Tuesday, June 1, 2021

Google Diversity executive lectures Jews on the lessons of the Holocaust

The Google Diversity Annual Report says: “Building a culture of belonging empowers people to do their best work. Google is a company where people of different views, backgrounds and experiences can come together and show up for one another.” 

Dr. Kamau Bobb is the Global Lead for Diversity Strategy and Research for Google, so you’d think that he would have a great deal of sensitivity to how people of different views, backgrounds and experiences should relate to each other. Which makes it quite surprising to read the audaciously offensive post that he wrote on his blog in 2007.

In this era of “cancel culture”, we’ve seen people held to account for what they posted online before they were adults. But Dr. Bobb had already received his PhD from Georgia Tech by the time he wrote the piece under discussion. Given that it was 14 years ago, it is possible that his views have changed since then, and if so, I’d genuinely welcome hearing from him about it. Because it certainly strikes me as grossly inappropriate for a non-Jew to be lecturing Jews on what we should have learned from the Holocaust (and prior centuries of persecution).

“Wait, what?”, you say. Yes, indeed. You can read his post  “If I Were a Jew” here.  His utter erasure of the genocidal calls to eradicate the Jews from the Jewish homeland, from the Mufti’s incitement in the 1920’s, though Azzam Pasha’s promise in 1947 that “this will be a momentous massacre”, all the way up to Fathi Hammad’s “cut off the heads of the Jews”, screams louder than his multiple misstatements of fact and his characterizations of Israel as having “an insatiable appetite for vengeful violence.”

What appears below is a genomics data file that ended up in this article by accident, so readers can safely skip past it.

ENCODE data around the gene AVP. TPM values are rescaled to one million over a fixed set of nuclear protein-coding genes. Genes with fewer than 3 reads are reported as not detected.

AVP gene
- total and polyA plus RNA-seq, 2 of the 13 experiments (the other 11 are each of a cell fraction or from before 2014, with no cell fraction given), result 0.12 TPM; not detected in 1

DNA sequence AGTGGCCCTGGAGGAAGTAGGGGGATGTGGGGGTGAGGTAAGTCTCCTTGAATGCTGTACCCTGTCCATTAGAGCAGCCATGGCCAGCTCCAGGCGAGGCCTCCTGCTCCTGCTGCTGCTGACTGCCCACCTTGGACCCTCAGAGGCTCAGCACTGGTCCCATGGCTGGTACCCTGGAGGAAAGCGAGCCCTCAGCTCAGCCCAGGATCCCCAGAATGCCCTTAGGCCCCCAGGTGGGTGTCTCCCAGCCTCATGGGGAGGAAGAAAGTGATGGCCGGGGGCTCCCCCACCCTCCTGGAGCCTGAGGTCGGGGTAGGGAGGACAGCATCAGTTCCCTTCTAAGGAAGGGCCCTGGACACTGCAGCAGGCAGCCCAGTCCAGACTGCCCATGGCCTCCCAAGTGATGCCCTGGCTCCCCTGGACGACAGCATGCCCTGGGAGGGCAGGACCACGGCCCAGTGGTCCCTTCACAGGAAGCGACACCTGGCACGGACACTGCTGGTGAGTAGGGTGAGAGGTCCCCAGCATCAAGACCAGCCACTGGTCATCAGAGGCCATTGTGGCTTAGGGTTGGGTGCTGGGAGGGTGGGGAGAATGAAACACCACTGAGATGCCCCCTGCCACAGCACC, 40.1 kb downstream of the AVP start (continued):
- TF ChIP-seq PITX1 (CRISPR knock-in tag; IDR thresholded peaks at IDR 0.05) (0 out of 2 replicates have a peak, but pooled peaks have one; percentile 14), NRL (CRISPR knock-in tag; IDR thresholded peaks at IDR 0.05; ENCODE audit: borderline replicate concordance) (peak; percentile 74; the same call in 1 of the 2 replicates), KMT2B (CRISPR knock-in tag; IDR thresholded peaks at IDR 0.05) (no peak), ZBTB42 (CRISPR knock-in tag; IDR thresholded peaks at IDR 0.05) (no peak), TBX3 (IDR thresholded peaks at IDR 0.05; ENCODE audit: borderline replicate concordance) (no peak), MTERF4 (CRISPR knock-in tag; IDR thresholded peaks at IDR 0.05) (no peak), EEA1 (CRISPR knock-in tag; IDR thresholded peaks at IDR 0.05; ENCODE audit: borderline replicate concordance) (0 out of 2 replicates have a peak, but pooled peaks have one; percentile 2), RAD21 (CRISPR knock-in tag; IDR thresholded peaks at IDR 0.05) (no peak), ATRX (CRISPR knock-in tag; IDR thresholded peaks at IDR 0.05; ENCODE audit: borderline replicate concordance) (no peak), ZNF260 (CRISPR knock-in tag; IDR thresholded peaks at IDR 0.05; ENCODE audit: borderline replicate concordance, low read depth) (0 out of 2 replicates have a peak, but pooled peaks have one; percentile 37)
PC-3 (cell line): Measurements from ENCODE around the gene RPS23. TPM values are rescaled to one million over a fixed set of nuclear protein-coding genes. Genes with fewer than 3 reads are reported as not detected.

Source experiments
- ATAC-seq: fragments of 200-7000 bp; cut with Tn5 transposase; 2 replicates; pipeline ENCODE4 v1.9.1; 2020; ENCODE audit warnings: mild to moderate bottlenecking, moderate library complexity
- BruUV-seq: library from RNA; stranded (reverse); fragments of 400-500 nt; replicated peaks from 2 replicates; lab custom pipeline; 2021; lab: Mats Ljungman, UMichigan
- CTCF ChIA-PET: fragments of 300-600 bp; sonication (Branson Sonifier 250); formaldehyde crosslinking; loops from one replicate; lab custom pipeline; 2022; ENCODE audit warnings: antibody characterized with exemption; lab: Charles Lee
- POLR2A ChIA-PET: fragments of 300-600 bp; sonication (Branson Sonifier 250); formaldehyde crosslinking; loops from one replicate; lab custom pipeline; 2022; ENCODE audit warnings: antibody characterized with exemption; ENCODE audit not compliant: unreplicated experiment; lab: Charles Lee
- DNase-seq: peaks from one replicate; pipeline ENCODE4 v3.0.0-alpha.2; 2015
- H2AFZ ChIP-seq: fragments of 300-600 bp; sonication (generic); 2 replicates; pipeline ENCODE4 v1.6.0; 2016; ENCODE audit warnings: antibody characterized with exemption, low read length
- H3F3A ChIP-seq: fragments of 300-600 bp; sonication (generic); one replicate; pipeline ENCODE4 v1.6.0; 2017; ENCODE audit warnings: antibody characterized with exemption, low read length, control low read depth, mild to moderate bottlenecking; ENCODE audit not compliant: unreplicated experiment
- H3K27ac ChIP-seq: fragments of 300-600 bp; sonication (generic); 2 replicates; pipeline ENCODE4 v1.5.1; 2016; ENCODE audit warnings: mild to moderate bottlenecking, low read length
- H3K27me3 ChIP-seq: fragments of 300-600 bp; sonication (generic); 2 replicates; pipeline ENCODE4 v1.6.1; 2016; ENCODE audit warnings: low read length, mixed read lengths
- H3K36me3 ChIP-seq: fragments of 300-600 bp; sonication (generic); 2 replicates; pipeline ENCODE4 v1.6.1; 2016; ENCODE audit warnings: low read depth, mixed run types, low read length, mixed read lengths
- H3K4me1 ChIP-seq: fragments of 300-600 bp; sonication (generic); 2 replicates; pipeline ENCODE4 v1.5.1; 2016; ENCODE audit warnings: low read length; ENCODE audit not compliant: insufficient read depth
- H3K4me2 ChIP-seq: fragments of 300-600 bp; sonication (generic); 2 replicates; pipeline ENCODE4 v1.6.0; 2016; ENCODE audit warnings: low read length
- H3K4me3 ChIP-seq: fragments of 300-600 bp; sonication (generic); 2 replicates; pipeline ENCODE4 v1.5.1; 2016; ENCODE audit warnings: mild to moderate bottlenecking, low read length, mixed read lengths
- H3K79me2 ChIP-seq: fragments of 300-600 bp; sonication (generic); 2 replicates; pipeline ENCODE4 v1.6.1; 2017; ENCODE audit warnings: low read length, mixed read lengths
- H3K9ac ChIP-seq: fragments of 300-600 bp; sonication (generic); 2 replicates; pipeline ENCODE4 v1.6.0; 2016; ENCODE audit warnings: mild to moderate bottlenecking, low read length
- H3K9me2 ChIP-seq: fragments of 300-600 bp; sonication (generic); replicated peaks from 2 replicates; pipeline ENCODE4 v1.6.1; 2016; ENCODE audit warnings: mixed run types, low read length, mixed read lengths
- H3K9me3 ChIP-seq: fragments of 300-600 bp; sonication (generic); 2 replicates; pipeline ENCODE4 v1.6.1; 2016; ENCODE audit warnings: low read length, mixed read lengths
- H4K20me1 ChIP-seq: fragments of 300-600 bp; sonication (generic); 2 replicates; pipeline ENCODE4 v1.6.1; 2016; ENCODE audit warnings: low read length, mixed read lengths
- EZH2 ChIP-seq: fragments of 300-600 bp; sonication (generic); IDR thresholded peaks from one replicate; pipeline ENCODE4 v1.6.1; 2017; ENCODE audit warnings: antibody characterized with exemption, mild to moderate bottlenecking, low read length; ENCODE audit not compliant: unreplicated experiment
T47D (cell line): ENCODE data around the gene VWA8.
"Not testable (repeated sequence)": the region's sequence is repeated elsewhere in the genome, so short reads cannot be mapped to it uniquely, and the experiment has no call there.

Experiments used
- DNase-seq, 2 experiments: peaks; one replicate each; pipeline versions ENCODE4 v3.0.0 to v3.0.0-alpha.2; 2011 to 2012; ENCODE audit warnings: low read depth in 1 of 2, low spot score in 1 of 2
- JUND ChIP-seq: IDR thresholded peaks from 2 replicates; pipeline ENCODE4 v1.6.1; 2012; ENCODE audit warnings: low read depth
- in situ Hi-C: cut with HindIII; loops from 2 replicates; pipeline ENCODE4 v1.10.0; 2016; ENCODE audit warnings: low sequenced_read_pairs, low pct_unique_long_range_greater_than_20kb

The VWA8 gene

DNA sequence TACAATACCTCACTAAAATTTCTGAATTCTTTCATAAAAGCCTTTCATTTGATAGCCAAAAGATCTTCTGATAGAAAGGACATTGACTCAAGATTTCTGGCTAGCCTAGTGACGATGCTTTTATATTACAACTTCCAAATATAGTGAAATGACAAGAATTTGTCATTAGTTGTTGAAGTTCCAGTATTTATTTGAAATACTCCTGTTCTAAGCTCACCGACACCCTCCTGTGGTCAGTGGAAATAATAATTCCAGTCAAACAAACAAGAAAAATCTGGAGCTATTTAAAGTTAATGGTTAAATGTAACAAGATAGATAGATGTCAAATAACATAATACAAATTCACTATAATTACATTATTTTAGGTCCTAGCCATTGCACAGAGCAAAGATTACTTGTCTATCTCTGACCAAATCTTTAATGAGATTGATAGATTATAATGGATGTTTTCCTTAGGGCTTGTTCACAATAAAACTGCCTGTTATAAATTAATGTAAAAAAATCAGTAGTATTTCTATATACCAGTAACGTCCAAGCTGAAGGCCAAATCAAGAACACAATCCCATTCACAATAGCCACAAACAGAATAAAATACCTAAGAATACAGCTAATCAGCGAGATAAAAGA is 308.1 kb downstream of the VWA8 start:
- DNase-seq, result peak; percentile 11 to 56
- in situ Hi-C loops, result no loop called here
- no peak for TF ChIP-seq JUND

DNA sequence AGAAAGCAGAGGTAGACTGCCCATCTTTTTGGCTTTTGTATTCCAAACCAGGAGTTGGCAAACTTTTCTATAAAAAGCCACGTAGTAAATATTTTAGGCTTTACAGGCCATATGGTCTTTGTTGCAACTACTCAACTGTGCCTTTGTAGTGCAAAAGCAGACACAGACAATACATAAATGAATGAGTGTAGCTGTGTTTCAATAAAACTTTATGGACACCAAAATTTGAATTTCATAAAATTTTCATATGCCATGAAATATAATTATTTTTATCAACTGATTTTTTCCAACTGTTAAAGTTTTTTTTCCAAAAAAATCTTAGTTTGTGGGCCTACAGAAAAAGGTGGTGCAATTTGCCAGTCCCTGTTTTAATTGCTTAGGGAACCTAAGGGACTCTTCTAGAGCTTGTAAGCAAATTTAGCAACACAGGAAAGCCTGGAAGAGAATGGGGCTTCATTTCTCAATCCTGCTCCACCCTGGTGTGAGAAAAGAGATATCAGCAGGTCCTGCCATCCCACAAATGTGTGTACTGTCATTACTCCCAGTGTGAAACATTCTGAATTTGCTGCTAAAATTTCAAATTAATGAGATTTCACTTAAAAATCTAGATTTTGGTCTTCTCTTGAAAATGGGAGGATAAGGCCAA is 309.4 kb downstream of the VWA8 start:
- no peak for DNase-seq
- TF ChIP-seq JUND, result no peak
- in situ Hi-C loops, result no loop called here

Perhaps Dr. Bobb might consider this: some of the lessons that many Jews learned from the Holocaust (reinforced by subsequent events such as the Rwandan genocide and the oppression of the Uighurs) are 1) that the Jewish state has to be able to defend itself because we know that the world won’t act on “never again”, and 2) that we take antisemites quite seriously when they say that they intend to kill us.

Discussions along these lines do occur within the Jewish community-- and even within Israel itself. But those discussions occur among those with a shared sense of reference-- and in Israel, with a shared set of experiences and responsibilities. Just as I'd expect that there are certain conversations which take place within the Black community, in which outsiders are not welcome to lecture them.  

We’ve seen far more than our share of “Jews didn’t learn the lessons of the Holocaust.”  But those don’t usually come from those who are professionally employed to promote inclusion at worldwide companies. I’m sure that after reading that, many Jewish employees at Google won’t feel that he’s ready to show up for them against antisemitic abuse.

(h/t Alana Goodman)

1 comment:

  1. Saved to the Wayback machine Internet archive, in case he tries to pretend it never existed